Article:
Are You A Trader? Here's How You Can Get Home Loan Easily
Ratnakar Singh, 38, runs a shop in Delhi's Chawri Bazaar for the past 10 years. His is a successful business that earns him good profits. However, his journey to avail of a home loan was not smooth at all. Singh's case is not unique. Despite the current government's ongoing efforts to encourage entrepreneurs and start-up businesses, self-employed non-professionals (SENPs) often find it difficult to deal with the current financial system. Retailers and small-scale businessmen, most of whom lack professional degrees, have to go through a greater scrutiny before a loan is sanctioned to them.
Here are things to keep in mind if you are a self-employed non-professional looking for a home loan.
Unlike the salaried class, lenders would require more proofs to verify your income level if you are an SENP. These include your identity proof, tax return papers, audited profit & loss account and balance sheet for the past two years, a brief business profile of your company on its letter head, the savings and current account bank statements for the past six months, and the memorandum and article of association to find your share in your company. Your repayment track of running loans will also be verified and this will require you to maintain another pile of papers. Producing the shop establishment licence is mandatory for shopkeepers and traders.
The age factor
An SENP must be 22-65 years of age to be able to avail of home loans. Some banks lend to people up to 70 years old, if proper succession plan and income proof are available.
The income norm
To secure a home loan as an SENP, you must have spent at least three years in your business and should be able to show a minimum cash profit of Rs 1.20 lakh in the past two-year period. Some banks also consider the number of years spent at a place as a criterion before giving loans to SENPs.
The eligibility calculation
Banks use the net profit method for calculating your eligibility for the loan. Under this method, your net adjusted income is calculated by adding the depreciation, appropriations, interest paid on loans (other than the one on working capital) to the net profit of your company. The running obligations have to be deducted from the figure so obtained. Rent paid by the firm as shown in ITR is considered, as the case may be. However, the income from capital gains, speculative income or one-time income/arrears are not included in your eligible income.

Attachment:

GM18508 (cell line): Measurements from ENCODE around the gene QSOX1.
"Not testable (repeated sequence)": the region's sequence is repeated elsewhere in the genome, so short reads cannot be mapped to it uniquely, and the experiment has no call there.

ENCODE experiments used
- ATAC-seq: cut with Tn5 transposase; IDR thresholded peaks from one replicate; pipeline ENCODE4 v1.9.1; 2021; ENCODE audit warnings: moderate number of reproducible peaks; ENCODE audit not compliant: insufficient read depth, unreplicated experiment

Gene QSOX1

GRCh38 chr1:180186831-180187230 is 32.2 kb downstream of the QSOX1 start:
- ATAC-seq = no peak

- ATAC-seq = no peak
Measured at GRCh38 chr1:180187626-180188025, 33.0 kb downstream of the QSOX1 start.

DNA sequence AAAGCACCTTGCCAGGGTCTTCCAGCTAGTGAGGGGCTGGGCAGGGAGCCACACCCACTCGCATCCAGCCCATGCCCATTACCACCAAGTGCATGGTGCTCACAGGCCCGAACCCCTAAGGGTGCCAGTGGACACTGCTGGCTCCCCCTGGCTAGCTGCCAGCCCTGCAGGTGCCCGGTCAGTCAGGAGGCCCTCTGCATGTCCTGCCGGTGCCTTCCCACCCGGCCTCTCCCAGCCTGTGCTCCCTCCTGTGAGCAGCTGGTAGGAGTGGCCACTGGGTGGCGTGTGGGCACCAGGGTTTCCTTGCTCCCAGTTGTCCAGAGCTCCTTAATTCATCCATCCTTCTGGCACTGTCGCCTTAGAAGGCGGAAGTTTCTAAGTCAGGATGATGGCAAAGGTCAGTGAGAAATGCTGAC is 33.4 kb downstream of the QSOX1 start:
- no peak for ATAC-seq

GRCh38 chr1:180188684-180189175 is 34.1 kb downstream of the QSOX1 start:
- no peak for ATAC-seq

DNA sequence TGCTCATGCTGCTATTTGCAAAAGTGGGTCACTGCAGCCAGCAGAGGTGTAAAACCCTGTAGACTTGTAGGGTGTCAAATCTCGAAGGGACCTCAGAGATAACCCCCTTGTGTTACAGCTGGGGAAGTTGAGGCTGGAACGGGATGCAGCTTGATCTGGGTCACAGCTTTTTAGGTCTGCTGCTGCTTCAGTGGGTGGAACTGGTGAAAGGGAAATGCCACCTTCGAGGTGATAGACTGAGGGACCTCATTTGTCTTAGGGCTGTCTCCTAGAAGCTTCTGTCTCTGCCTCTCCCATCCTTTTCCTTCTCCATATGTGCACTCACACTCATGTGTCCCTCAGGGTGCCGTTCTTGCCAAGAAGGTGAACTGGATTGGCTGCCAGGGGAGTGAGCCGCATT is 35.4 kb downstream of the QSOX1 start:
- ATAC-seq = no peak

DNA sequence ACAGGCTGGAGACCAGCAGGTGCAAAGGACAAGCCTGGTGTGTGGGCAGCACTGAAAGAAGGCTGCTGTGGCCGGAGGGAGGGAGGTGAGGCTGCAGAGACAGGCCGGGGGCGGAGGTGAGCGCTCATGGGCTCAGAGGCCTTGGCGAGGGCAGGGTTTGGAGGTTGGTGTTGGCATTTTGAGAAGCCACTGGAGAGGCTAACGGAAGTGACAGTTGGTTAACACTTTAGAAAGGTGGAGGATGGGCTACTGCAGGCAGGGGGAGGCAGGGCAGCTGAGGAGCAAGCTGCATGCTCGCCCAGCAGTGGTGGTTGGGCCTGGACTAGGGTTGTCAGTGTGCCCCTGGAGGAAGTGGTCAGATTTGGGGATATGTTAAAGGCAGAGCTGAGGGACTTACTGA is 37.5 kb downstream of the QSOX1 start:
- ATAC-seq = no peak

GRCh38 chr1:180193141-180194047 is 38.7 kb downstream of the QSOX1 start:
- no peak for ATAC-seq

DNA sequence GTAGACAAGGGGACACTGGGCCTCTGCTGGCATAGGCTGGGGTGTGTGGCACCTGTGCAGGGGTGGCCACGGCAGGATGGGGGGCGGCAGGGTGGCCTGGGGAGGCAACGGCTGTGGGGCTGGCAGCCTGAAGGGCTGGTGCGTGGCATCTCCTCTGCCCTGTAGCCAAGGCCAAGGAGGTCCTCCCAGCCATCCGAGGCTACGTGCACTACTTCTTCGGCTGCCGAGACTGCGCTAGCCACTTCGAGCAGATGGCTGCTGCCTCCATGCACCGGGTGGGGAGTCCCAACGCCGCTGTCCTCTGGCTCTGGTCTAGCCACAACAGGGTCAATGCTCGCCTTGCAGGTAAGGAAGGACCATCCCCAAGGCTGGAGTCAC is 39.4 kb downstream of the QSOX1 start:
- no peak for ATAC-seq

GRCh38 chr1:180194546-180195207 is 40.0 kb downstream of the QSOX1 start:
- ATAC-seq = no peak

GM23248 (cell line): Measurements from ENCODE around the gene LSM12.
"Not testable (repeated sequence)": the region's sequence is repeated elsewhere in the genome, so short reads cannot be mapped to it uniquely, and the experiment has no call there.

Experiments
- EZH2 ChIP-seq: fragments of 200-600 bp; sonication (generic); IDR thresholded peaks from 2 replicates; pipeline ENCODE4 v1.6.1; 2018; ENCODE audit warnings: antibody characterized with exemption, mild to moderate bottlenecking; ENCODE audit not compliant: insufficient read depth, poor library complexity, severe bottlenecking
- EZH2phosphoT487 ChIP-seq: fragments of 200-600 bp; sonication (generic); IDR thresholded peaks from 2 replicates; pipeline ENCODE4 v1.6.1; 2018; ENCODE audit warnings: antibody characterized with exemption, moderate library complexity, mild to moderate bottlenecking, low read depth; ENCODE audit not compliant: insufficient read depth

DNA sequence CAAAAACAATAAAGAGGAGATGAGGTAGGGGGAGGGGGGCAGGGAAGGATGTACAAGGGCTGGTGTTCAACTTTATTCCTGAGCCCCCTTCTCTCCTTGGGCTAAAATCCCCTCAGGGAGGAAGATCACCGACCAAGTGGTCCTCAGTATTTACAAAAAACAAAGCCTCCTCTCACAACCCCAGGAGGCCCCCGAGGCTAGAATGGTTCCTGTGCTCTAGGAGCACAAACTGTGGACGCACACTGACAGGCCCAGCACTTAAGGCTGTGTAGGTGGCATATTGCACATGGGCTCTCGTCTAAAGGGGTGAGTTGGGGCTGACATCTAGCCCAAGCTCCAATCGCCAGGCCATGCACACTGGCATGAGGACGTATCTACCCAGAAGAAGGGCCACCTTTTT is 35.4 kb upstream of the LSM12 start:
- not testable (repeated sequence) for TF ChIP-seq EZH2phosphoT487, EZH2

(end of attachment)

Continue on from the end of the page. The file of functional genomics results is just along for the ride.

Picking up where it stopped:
The turnover computation
Your repaying capacity is also assessed on the basis of your business' turnover. Every bank considers a fixed percentage of net sales (that is, the turnover) or a fixed multiplier of your company's profit before depreciation, interest and tax (PBDIT), whichever is lower, for a certain level of turnover. It is important that 50 per cent of this turnover is reflected in your bank statement. The eligibility calculation also depends on the nature of your business.
The highest loan tenure for you as an SENP is 20 years; many banks restrict this to 15 years.
The Foir & LTV
Banks keep the maximum fixed-obligation-to-income ratio (Foir) for SENPs at 70 per cent. Any relaxation in these norms is totally the lender's prerogative. The loan-to-value (LTV) ratio for you as an SENP may vary between 75 per cent and 80 per cent.
Your banking habits
If you are an SENP, it is advisable that you apply for a home loan from the bank where you maintain your current accounts. This gives the bank a clear picture about your cash flows, and your chances of securing the loan are higher. Any cheque bounces may impact your credibility negatively.
The business profile
It is crucial for the lender to understand your business profile because your business' credibility is as important as your personal credibility. The lender needs to understand the business product, the life of the product, the risk involved, the business practices, etc, to ascertain your business' strength in the market.